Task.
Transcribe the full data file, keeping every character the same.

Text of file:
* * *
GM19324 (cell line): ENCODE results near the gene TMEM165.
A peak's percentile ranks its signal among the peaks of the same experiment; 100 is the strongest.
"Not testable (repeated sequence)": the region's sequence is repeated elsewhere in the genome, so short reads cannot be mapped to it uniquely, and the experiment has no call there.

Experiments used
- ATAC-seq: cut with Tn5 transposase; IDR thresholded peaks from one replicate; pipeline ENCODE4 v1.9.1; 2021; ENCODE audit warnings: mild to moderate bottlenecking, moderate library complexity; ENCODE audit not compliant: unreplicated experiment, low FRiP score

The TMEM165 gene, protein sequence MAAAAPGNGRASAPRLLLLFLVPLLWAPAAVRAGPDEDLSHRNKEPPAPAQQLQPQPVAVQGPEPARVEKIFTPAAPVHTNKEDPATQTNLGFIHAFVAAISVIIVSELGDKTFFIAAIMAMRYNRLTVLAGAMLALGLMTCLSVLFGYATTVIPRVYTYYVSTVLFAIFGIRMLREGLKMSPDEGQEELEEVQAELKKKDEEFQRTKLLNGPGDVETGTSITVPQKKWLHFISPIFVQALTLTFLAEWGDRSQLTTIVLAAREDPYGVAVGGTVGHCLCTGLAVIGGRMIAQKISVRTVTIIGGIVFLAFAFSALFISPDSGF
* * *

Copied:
GM19324 (cell line): ENCODE results near the gene TMEM165.
A peak's percentile ranks its signal among the peaks of the same experiment; 100 is the strongest.
"Not testable (repeated sequence)": the region's sequence is repeated elsewhere in the genome, so short reads cannot be mapped to it uniquely, and the experiment has no call there.

Experiments used
- ATAC-seq: cut with Tn5 transposase; IDR thresholded peaks from one replicate; pipeline ENCODE4 v1.9.1; 2021; ENCODE audit warnings: mild to moderate bottlenecking, moderate library complexity; ENCODE audit not compliant: unreplicated experiment, low FRiP score

The TMEM165 gene, protein sequence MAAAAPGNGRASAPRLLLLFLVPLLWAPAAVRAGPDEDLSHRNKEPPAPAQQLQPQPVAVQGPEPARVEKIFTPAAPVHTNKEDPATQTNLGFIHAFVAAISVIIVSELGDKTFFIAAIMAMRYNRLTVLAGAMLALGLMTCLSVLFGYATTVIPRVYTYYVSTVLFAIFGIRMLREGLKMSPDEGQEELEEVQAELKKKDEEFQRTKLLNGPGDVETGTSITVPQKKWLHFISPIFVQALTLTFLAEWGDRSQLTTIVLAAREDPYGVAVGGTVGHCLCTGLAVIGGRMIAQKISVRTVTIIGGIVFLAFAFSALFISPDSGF